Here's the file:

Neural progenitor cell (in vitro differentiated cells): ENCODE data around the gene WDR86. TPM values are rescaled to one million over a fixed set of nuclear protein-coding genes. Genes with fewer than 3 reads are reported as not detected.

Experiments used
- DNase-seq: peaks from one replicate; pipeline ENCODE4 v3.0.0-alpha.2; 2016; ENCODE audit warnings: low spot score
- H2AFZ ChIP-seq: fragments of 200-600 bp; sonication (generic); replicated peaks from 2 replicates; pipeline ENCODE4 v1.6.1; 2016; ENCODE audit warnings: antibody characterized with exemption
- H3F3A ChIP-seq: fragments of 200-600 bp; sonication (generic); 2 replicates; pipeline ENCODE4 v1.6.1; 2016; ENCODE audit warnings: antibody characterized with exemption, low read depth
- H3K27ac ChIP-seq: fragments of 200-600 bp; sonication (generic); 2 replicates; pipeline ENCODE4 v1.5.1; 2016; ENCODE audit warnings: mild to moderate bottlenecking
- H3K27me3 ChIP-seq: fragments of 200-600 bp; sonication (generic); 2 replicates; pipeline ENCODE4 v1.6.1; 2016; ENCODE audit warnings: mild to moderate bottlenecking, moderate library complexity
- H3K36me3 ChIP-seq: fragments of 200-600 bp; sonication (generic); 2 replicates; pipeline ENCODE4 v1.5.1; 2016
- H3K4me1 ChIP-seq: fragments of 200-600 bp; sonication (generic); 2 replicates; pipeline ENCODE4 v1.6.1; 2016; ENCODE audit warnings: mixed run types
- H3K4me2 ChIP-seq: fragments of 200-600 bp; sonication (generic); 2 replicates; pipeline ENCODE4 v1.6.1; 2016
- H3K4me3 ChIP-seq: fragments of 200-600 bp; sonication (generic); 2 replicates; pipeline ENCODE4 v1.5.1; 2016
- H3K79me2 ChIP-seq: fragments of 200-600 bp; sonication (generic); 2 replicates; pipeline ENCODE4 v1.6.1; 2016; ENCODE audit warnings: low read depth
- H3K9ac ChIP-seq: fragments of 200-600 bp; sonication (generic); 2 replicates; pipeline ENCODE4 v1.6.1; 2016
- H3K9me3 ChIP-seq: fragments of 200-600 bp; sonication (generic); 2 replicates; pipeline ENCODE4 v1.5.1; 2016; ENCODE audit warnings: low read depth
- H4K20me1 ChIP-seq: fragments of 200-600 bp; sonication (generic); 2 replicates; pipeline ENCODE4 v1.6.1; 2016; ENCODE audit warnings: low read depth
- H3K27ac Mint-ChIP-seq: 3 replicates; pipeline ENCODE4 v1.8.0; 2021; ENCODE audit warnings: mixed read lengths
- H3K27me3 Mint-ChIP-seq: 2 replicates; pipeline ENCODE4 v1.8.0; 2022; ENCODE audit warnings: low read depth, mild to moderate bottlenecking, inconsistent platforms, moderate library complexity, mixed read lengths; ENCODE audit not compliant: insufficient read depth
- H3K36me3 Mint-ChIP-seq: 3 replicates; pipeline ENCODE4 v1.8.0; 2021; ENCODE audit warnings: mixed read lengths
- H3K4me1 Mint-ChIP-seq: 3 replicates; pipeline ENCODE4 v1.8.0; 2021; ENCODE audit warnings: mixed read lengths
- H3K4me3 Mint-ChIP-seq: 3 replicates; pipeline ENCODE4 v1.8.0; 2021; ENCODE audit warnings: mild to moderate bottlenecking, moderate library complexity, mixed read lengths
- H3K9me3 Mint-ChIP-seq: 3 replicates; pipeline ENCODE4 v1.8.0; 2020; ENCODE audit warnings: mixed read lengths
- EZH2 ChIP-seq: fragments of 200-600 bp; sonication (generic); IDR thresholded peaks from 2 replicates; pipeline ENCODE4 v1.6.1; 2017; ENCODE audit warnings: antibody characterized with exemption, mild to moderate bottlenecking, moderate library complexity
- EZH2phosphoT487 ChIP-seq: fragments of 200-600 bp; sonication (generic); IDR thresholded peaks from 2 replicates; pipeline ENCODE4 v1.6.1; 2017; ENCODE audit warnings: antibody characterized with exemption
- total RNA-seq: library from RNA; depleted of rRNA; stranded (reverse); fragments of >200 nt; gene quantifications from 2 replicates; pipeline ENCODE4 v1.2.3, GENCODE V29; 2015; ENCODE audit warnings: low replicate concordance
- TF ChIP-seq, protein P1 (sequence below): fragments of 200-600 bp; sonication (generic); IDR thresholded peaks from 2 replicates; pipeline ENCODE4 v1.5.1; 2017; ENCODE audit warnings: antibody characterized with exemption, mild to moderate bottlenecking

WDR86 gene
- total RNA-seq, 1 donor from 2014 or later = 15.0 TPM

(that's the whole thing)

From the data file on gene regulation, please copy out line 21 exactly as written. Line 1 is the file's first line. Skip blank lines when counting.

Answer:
- H3K9me3 Mint-ChIP-seq: 3 replicates; pipeline ENCODE4 v1.8.0; 2020; ENCODE audit warnings: mixed read lengths